Polygamy app stirs controversy in Indonesia
BOGOR Scrolling through dating websites a year ago, Indonesian app developer Lindu Pranayama realised there were a lot of married men looking for another wife - but few online services to meet their needs.
"When they go to regular dating sites, they don't see options for polygamy. They don't see options for finding second, third or fourth wives," he said.
Enter AyoPoligami - a smartphone app developed by Mr Lindu, which aims to "bring together male users with women who are willing to make 'big families".
Loosely translated as "Let's do polygamy", the Tinder-style dating app has already stirred up controversy since its April launch in Indonesia, where over 80 per cent of the 250 million population are Muslim and polygamy is legal.
Muslim men can take up to four wives in Indonesia, the world's most populous Muslim country, if permission is granted by a court and the first wife gives her consent.
Court officials could not provide figures of how many people in Indonesia are polygamous, but activists say cases of men giving false information to gain permission and manipulation of women are common.
The app has been downloaded over 10,000 times before it stopped registering new members following concerns that fake accounts were being set up, and men using the site without the knowledge of their first wives.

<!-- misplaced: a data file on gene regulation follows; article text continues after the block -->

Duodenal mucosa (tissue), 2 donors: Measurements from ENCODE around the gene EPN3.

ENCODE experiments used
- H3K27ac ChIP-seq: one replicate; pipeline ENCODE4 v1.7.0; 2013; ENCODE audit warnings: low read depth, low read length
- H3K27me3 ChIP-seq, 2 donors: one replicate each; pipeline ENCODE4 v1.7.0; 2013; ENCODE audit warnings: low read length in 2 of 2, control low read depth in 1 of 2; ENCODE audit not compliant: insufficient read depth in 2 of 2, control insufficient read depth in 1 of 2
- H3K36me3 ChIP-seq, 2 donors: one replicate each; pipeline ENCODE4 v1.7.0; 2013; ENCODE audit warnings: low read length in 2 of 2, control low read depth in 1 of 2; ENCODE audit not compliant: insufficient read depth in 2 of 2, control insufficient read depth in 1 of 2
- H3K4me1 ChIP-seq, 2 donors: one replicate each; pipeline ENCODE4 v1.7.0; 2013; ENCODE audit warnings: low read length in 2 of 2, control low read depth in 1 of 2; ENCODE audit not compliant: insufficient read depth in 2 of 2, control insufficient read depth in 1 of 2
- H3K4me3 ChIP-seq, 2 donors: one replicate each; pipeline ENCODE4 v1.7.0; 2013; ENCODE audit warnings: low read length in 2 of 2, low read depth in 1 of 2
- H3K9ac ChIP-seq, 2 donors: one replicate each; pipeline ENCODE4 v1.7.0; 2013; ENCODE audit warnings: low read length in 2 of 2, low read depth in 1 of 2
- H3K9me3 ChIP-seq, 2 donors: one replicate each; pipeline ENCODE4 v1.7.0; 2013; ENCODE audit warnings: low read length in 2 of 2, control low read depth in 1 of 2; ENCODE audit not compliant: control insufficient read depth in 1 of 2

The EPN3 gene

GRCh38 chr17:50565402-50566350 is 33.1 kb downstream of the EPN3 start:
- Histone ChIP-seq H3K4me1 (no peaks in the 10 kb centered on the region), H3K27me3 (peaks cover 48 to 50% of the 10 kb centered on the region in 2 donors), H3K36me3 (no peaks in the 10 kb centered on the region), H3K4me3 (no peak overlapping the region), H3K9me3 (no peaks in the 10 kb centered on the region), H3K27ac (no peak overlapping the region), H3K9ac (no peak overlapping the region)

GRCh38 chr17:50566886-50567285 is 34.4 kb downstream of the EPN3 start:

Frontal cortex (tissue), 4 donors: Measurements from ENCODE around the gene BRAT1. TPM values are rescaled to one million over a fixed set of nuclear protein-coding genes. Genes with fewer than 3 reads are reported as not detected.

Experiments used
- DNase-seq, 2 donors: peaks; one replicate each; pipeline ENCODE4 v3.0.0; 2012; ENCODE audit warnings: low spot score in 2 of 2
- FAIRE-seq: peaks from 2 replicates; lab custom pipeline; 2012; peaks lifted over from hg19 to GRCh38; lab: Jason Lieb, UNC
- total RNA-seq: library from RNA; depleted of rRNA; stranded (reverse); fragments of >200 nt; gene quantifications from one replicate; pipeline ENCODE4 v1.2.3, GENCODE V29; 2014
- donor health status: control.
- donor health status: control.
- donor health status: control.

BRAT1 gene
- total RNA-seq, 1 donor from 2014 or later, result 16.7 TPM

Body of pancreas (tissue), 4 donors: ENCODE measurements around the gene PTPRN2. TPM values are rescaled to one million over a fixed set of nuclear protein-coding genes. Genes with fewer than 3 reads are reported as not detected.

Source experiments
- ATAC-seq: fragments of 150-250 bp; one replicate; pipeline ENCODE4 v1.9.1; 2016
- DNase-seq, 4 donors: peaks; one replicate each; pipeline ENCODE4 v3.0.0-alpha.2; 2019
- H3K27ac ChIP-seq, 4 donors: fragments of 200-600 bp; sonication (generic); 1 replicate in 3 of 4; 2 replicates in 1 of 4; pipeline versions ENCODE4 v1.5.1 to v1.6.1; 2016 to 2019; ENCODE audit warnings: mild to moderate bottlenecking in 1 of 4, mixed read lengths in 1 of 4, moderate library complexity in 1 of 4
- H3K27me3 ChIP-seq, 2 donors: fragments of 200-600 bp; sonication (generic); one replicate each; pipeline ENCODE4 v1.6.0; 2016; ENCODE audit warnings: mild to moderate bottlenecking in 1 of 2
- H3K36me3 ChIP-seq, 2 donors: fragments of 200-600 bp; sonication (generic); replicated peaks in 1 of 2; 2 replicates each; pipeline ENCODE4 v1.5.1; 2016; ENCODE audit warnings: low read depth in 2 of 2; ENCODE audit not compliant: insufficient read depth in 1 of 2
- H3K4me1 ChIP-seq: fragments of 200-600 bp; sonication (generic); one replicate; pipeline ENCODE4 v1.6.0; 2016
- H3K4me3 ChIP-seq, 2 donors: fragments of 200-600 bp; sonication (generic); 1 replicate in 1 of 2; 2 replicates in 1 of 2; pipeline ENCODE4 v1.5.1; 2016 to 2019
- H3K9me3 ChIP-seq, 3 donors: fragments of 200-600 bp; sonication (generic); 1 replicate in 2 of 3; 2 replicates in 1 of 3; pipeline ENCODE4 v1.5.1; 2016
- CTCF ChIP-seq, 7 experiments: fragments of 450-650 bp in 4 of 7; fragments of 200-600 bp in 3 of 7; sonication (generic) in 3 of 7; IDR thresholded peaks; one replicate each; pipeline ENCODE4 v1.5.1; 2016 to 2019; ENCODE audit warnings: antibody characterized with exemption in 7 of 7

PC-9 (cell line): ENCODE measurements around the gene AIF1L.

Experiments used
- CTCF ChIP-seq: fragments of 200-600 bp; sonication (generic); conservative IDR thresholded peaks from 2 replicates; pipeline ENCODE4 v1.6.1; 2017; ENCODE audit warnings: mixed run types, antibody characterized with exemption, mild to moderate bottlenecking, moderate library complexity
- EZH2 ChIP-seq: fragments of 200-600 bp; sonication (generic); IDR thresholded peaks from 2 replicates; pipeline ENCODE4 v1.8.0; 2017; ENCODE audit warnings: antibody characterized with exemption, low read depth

A new version is set to be launched on Oct 5, and will impose stricter rules on users - including requiring them to provide an identification card, marital status and a letter of permission from their first wives.
The majority of the app users were men, but there were also about 4,000 women who have registered, the app developer said.
But Indriyati Suparno, a commissioner from the government-backed National Commission on Violence Against Women, said: "The reality is women tend to be the victims of domestic violence in a polygamous marriage - polygamy is a form of violence against women," she said. - REUTERS